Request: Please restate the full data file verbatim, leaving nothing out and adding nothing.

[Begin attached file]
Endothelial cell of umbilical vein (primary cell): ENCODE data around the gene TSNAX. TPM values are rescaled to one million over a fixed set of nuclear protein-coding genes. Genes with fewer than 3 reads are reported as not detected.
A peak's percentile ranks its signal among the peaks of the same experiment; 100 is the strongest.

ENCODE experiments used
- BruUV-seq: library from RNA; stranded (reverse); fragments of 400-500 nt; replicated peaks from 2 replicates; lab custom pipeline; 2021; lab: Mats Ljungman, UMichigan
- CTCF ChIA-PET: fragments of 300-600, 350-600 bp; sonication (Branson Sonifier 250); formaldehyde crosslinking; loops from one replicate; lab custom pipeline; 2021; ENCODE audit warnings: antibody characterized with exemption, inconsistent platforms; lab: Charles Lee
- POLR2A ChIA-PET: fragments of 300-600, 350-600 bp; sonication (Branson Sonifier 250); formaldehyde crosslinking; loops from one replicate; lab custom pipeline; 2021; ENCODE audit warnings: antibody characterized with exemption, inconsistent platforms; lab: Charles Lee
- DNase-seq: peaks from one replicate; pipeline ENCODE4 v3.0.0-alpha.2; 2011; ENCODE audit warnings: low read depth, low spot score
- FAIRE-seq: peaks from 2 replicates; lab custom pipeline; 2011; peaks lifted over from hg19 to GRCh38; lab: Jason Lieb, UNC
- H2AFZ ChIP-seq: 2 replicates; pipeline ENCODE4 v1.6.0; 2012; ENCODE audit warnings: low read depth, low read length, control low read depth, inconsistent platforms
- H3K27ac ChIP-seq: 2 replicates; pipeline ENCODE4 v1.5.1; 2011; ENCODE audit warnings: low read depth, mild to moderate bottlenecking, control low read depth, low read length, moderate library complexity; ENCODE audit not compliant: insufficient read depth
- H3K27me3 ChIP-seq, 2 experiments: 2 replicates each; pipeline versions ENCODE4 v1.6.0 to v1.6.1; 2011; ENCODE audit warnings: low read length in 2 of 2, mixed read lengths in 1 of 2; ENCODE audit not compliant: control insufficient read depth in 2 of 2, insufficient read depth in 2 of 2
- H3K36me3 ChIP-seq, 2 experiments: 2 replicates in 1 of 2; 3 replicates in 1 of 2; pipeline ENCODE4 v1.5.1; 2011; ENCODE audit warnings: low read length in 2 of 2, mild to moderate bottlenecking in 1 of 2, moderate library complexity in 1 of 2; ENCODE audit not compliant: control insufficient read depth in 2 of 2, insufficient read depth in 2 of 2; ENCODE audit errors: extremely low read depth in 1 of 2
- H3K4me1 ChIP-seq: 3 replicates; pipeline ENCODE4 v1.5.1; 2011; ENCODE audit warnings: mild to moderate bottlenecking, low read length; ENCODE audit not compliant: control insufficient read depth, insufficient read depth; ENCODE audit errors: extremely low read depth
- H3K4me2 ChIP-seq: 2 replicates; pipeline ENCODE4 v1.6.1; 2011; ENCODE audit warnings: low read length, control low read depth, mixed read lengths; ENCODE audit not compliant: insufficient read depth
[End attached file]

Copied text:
Endothelial cell of umbilical vein (primary cell): ENCODE data around the gene TSNAX. TPM values are rescaled to one million over a fixed set of nuclear protein-coding genes. Genes with fewer than 3 reads are reported as not detected.
A peak's percentile ranks its signal among the peaks of the same experiment; 100 is the strongest.

ENCODE experiments used
- BruUV-seq: library from RNA; stranded (reverse); fragments of 400-500 nt; replicated peaks from 2 replicates; lab custom pipeline; 2021; lab: Mats Ljungman, UMichigan
- CTCF ChIA-PET: fragments of 300-600, 350-600 bp; sonication (Branson Sonifier 250); formaldehyde crosslinking; loops from one replicate; lab custom pipeline; 2021; ENCODE audit warnings: antibody characterized with exemption, inconsistent platforms; lab: Charles Lee
- POLR2A ChIA-PET: fragments of 300-600, 350-600 bp; sonication (Branson Sonifier 250); formaldehyde crosslinking; loops from one replicate; lab custom pipeline; 2021; ENCODE audit warnings: antibody characterized with exemption, inconsistent platforms; lab: Charles Lee
- DNase-seq: peaks from one replicate; pipeline ENCODE4 v3.0.0-alpha.2; 2011; ENCODE audit warnings: low read depth, low spot score
- FAIRE-seq: peaks from 2 replicates; lab custom pipeline; 2011; peaks lifted over from hg19 to GRCh38; lab: Jason Lieb, UNC
- H2AFZ ChIP-seq: 2 replicates; pipeline ENCODE4 v1.6.0; 2012; ENCODE audit warnings: low read depth, low read length, control low read depth, inconsistent platforms
- H3K27ac ChIP-seq: 2 replicates; pipeline ENCODE4 v1.5.1; 2011; ENCODE audit warnings: low read depth, mild to moderate bottlenecking, control low read depth, low read length, moderate library complexity; ENCODE audit not compliant: insufficient read depth
- H3K27me3 ChIP-seq, 2 experiments: 2 replicates each; pipeline versions ENCODE4 v1.6.0 to v1.6.1; 2011; ENCODE audit warnings: low read length in 2 of 2, mixed read lengths in 1 of 2; ENCODE audit not compliant: control insufficient read depth in 2 of 2, insufficient read depth in 2 of 2
- H3K36me3 ChIP-seq, 2 experiments: 2 replicates in 1 of 2; 3 replicates in 1 of 2; pipeline ENCODE4 v1.5.1; 2011; ENCODE audit warnings: low read length in 2 of 2, mild to moderate bottlenecking in 1 of 2, moderate library complexity in 1 of 2; ENCODE audit not compliant: control insufficient read depth in 2 of 2, insufficient read depth in 2 of 2; ENCODE audit errors: extremely low read depth in 1 of 2
- H3K4me1 ChIP-seq: 3 replicates; pipeline ENCODE4 v1.5.1; 2011; ENCODE audit warnings: mild to moderate bottlenecking, low read length; ENCODE audit not compliant: control insufficient read depth, insufficient read depth; ENCODE audit errors: extremely low read depth
- H3K4me2 ChIP-seq: 2 replicates; pipeline ENCODE4 v1.6.1; 2011; ENCODE audit warnings: low read length, control low read depth, mixed read lengths; ENCODE audit not compliant: insufficient read depth